The design of the X7 is somewhat futuristic. You’ve got the angled top and bottom corners and the curved back which make it feel really pleasant but also quite slippery whilst holding the phone. The phone feels solid, and this is mainly because of the build quality and materials used, but the curvature on the back adds to the experience. It is quite reminiscent of an iPhone 3G. The downside to the shape of the device is that the camera hardware button is difficult to locate and use making the soft button on the screen much the better bet.


Right side of the X7 with the camera and volume buttons.



Rear of the X7 showing the good use of materials and curved back. The camera lens is recessed by a couple of millimeters to help prevent it from becoming scratched



Front of the phone with a small speaker grill at the top of the phone which incorporates the light and proximity sensor. No LED indicator for coverage or notifications is provided. The bottom only holds a single button which is used for bringing up the Menu as well as accessing multi-tasking controls for switching between open applications. 



At the top you’ll find the microUSB port used for synching and charging, the power button as well as the 3.5mm headphone jack. The grills are for show rather than serving a purpose


The bottom holds the main microphone and the two stereo speakers, while the back is where you’ll find your secondary microphone — useful for recording video. It’s placed right beside the eight-megapixel camera with “third generation” dual LED flash. Unfortunately it’s not the fancy Carl Zeiss optics-enabled camera you’ll find on the Nokia N8, but it definitely delivers more than you’d expect from your regular smartphone.



The left side holds the trays for the SIM and the microSD cards. Since the Nokia X7 doesn’t have a removable battery, the manufacturer went this design. Two slots, one at the top for the microSD and one at the bottom for the SIM card are used. The operation of these can be a bit a bit awkward and they can feel like you’re going to break something. Thankfully you don’t swap out the cards on a regular basis.



The Anna software brings with it a portrait full QWERTY software input offering from Nokia. This is something that has been lacking with only a T9 style keypad having been available previously. In use it is hit and miss and is certainly not as user friendly as the iOS or Android keyboards.


The homescreen reminds me of the Android interface with all the sliding panels and home screens enriched with widgets. The X7 has three home screens, and each one of those holds a maximum of six widgets. This is probably enough for most users, however, some may need more. You can set different backgrounds or wallpapers for each of your screens. This can be a custom image or one from those pre-loaded on the X7.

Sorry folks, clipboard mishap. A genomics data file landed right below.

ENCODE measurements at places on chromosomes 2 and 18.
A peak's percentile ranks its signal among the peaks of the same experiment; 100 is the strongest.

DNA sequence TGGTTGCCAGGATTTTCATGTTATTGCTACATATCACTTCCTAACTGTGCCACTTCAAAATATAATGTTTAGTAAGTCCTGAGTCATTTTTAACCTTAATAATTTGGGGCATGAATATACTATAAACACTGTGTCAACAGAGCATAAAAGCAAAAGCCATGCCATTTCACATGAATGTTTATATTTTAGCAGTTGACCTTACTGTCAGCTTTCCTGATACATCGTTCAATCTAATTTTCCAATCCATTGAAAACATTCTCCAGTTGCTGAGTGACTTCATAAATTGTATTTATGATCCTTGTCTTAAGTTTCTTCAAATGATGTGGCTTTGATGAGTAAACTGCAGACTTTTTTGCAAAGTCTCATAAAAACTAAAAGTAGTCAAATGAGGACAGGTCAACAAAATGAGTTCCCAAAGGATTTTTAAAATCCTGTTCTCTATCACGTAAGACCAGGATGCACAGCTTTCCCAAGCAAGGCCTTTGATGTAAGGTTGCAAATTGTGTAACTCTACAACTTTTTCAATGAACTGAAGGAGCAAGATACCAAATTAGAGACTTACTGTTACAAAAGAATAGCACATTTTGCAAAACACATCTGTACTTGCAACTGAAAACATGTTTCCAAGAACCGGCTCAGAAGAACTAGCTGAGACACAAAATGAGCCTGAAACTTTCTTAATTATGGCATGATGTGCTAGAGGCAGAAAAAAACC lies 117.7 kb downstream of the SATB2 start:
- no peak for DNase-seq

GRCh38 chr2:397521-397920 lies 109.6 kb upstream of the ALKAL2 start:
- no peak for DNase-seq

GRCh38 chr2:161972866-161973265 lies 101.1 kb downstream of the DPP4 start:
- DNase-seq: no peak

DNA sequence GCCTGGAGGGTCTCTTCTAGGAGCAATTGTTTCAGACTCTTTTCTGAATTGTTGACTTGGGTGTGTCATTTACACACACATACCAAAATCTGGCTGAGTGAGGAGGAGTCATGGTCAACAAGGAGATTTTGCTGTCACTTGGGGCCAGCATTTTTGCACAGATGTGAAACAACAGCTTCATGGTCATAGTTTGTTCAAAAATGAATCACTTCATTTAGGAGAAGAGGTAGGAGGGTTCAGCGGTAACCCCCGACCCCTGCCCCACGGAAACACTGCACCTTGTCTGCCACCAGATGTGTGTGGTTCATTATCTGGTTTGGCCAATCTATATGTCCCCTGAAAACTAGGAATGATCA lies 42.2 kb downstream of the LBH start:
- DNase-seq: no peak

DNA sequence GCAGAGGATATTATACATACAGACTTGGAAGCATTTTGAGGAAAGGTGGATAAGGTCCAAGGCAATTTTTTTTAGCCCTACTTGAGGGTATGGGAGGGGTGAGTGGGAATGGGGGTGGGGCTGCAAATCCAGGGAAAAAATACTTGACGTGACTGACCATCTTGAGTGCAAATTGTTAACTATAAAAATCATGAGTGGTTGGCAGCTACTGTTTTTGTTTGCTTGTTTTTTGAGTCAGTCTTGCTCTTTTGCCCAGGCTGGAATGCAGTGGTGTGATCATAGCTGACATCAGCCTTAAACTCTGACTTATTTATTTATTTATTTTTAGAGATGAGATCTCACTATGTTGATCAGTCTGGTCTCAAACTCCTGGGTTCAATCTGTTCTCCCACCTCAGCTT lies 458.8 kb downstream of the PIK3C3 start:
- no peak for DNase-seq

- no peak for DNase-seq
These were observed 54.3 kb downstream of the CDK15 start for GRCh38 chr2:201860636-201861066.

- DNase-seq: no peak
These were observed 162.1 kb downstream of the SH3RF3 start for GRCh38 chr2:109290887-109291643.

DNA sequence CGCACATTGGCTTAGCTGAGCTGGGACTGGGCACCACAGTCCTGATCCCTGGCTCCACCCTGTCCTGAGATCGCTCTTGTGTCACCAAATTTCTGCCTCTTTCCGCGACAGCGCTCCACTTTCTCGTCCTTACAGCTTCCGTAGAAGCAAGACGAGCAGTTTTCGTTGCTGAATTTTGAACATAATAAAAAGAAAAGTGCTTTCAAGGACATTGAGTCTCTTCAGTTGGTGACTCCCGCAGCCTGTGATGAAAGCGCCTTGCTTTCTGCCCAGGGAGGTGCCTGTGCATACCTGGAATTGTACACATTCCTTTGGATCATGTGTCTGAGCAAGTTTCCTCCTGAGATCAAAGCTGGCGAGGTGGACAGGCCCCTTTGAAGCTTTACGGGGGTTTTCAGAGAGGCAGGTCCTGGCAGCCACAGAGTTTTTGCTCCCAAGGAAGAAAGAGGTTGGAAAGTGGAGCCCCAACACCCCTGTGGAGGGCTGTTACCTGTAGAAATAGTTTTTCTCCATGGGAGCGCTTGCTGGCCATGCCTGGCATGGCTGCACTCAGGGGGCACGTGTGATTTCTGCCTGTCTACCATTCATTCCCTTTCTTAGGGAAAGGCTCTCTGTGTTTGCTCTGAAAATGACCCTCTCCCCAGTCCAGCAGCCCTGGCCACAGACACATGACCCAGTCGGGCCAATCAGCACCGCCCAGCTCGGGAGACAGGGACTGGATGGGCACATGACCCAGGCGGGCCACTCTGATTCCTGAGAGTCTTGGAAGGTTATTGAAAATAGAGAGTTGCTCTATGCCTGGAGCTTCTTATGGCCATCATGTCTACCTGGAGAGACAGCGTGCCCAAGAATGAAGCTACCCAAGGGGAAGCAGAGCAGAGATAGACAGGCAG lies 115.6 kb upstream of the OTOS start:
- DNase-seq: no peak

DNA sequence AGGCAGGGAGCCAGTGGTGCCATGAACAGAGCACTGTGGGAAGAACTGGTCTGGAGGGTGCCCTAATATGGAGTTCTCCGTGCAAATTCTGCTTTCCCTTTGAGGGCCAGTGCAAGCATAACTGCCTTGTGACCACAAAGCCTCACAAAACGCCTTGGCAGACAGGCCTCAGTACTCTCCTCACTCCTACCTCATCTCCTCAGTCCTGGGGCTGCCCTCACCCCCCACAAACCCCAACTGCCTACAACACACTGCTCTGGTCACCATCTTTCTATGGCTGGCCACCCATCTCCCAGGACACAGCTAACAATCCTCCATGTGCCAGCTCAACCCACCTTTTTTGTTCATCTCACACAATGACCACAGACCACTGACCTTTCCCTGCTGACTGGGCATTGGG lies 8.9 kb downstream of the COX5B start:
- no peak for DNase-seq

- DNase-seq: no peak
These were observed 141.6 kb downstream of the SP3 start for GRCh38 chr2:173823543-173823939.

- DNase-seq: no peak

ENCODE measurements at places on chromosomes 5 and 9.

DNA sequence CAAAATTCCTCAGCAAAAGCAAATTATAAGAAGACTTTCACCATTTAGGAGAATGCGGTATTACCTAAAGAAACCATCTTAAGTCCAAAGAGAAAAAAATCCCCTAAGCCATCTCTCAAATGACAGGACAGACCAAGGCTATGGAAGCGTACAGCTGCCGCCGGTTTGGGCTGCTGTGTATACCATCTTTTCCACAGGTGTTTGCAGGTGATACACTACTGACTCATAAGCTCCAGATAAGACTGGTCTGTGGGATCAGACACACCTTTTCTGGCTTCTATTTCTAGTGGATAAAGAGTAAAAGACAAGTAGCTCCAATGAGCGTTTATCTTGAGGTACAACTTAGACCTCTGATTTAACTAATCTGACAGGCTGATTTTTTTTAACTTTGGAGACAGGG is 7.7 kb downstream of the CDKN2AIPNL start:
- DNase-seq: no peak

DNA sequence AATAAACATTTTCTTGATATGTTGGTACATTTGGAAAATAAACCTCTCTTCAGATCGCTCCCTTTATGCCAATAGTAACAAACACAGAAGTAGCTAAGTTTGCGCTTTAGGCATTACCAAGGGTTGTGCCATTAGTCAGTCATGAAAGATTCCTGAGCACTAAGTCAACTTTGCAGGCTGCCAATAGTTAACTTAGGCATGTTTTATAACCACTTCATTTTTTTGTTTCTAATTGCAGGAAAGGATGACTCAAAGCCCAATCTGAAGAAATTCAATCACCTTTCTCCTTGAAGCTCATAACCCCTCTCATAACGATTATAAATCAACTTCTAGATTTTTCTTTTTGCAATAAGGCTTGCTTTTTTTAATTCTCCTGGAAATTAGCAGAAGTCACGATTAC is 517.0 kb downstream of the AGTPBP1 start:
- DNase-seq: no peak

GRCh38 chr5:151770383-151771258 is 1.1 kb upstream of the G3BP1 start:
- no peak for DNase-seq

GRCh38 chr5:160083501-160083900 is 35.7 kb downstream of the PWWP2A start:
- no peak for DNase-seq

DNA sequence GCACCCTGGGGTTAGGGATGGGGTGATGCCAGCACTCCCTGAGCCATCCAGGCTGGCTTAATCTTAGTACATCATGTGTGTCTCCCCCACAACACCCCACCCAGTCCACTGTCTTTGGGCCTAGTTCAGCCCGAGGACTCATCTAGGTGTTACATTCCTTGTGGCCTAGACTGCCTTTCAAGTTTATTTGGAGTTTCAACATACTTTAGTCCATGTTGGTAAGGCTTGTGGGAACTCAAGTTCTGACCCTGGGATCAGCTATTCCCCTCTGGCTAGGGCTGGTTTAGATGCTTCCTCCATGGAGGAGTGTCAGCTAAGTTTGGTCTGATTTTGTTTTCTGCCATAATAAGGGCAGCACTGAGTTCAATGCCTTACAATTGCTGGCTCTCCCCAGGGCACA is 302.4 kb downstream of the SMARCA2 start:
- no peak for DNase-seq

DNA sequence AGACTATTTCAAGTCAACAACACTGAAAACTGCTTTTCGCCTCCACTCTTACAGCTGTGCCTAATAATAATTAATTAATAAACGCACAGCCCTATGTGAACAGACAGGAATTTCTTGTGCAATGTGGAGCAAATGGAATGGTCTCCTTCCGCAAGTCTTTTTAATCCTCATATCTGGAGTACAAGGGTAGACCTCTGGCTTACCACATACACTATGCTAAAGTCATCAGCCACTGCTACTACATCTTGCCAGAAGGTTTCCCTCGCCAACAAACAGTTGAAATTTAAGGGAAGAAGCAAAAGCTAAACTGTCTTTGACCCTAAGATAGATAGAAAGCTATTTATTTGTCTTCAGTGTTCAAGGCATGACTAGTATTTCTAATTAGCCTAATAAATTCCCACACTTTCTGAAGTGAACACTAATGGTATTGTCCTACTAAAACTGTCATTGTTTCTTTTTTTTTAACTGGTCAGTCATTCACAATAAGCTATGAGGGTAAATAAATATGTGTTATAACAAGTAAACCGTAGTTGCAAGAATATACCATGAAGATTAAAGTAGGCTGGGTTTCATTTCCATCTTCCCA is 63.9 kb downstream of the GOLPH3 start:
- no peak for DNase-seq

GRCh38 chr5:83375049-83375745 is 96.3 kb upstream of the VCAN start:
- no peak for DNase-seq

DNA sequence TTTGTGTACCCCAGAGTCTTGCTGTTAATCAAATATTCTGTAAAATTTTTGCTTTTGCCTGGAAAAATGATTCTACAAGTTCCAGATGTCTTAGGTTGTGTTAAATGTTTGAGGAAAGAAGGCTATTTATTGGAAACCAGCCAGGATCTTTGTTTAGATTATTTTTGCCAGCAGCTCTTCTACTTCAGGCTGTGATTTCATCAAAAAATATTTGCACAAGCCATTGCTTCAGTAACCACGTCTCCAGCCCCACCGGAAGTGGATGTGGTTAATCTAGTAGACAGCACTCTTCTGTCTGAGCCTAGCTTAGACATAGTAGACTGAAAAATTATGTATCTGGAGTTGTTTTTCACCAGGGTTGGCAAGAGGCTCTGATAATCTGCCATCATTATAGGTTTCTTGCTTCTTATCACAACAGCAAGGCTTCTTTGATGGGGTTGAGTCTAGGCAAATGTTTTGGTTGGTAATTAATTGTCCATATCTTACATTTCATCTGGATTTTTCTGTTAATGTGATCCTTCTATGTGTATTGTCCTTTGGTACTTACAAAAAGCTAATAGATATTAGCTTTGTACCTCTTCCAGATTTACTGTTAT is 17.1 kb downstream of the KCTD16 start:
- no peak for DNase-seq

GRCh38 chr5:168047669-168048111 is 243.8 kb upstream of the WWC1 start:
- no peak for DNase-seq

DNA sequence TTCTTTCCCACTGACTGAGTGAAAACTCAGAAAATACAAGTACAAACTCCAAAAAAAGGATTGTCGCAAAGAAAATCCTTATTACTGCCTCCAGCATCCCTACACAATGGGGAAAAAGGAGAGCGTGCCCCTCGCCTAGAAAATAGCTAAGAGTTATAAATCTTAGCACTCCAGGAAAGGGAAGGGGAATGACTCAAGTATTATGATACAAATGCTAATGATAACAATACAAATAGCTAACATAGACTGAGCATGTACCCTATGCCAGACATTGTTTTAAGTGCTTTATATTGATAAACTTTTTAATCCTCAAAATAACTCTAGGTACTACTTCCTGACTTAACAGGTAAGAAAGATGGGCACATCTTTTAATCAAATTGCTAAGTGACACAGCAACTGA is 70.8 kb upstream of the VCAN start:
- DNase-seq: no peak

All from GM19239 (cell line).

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A number of different Widgets are available, either preinstalled or downloadable from the OVI store


The lock screen on Symbian Anna is rather simple. It displays the clock, date, next event (if any), as well as notifications like missed calls, texts and emails. There’s an Unlock button on the bottom of the screen which, once pressed, will unlock the smartphone.


The Menu button brings you to the list of applications. This can be a little confusing as some may be folders. You can easily move the most frequent to the top as well as move icons around. Holding down on the Home button will take you to the webOS card-like multi-tasking window where you can switch to one of the running apps, close a certain program, or choose to close all of them.

Nokia has included their own mapping software, OVI Maps, out-of-the-box. Like most Nokia smartphones, offering turn-by-turn, voice-guided navigation for both driving and walking. The pre-installed maps were very accurate and detailed, GPS wasn’t lagging or reporting incorrect positions. OVI Maps also allows you the possibility of checking in with a place on the map (or creating a place if it doesn’t exist).

The E-mail application is billed as having great Microsoft Exchange support. I have had no end of error messages whilst communicating with my gmail account and the initial set up was somewhat confusing as I was repeatedly asked for my password. I initially blamed this on the keyboard but you need to enter it for each of the types of data that you are syncing (e.g. Mails, Contact and Calendars)



The hardware of Nokia N7 is essentially 2 years out of date at launch and the Symbian operating system unfortunately no longer has what it takes to compete with Android and iOS due to the lack of polish and innovation. Nokia has chosen to move to Windows Phone 7 for its high end smartphones and this is, I think, a good move as the design and feel of the device is great.

For fans of the Nokia brand, Symbian, or new entrants in the smartphone world, the X7 is definitely a valid option for a multimedia, social smartphone which also offers free navigation solution but a mid-tier Android device is likely to have superior performance and support for 3rd party apps.

Existing smartphone users will often be frustrated by the platform itself as well as the occasional slow-downs in operation.

To sum up the device in one popular internet description: “Nokia have just turned up to a gun fight carrying a knife”. This is a device with software that they should have released 2 years ago. In today’s market it is outclassed and overpriced.


Review by: Phil Lain

Posted in: Reviews

About the Author:

More than 20 years in the IT industry. Blogging with a passion and thirst for new technology since 2005.